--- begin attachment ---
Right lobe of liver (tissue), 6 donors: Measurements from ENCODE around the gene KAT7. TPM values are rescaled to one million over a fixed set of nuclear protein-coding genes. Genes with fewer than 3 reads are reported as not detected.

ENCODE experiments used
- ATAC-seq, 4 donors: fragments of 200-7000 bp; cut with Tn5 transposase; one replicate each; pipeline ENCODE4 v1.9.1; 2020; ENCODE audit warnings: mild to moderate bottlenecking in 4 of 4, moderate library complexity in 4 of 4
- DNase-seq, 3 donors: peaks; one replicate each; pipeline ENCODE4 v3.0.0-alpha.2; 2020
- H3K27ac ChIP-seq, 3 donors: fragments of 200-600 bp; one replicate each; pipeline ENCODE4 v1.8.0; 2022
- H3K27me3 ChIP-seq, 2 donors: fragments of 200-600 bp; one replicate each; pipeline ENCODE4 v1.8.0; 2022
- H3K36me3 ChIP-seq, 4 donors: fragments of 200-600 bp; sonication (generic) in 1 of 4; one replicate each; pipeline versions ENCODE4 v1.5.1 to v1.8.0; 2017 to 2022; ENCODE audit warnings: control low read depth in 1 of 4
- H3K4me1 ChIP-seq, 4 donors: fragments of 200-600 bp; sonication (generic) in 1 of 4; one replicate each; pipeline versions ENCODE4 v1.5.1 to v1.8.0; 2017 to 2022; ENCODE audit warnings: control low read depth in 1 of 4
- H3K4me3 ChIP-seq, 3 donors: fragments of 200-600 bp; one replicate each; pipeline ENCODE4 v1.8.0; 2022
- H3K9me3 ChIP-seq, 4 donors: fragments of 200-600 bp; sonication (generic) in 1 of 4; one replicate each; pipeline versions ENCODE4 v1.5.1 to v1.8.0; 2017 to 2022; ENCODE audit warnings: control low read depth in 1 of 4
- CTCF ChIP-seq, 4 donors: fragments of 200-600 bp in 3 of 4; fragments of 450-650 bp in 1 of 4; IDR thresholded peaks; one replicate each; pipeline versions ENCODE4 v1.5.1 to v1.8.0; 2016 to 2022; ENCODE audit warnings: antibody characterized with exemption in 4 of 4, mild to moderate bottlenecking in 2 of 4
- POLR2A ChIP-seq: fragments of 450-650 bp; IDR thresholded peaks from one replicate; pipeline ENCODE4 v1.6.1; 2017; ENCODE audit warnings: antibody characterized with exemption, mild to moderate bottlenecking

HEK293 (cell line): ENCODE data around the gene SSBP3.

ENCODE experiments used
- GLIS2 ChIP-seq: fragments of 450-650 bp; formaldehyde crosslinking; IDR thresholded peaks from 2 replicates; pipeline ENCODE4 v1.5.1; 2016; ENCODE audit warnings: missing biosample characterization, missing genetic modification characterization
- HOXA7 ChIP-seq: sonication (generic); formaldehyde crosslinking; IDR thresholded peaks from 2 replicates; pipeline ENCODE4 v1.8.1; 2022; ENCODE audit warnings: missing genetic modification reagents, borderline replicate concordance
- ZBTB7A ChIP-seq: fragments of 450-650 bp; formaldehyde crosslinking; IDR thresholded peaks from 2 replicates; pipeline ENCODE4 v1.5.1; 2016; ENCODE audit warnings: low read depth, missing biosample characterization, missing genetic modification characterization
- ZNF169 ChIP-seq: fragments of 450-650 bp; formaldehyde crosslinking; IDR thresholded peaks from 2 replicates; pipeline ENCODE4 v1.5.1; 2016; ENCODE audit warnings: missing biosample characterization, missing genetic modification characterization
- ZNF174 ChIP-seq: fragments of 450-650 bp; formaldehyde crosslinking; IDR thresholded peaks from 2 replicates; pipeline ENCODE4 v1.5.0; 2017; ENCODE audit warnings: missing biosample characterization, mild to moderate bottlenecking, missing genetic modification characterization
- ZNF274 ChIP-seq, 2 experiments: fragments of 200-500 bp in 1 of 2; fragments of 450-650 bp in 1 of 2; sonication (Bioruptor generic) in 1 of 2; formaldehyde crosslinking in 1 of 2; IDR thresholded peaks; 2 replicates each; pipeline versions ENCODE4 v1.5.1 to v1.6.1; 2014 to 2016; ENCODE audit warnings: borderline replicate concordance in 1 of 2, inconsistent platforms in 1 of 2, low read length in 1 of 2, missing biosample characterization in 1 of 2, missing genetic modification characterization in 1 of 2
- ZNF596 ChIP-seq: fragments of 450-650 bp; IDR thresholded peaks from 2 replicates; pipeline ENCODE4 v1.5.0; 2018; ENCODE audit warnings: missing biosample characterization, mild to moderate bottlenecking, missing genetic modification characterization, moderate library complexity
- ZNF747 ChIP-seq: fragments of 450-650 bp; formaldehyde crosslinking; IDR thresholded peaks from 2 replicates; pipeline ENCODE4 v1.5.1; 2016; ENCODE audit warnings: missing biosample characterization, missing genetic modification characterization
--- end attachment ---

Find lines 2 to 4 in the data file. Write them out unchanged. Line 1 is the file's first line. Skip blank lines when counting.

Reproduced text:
ENCODE experiments used
- ATAC-seq, 4 donors: fragments of 200-7000 bp; cut with Tn5 transposase; one replicate each; pipeline ENCODE4 v1.9.1; 2020; ENCODE audit warnings: mild to moderate bottlenecking in 4 of 4, moderate library complexity in 4 of 4
- DNase-seq, 3 donors: peaks; one replicate each; pipeline ENCODE4 v3.0.0-alpha.2; 2020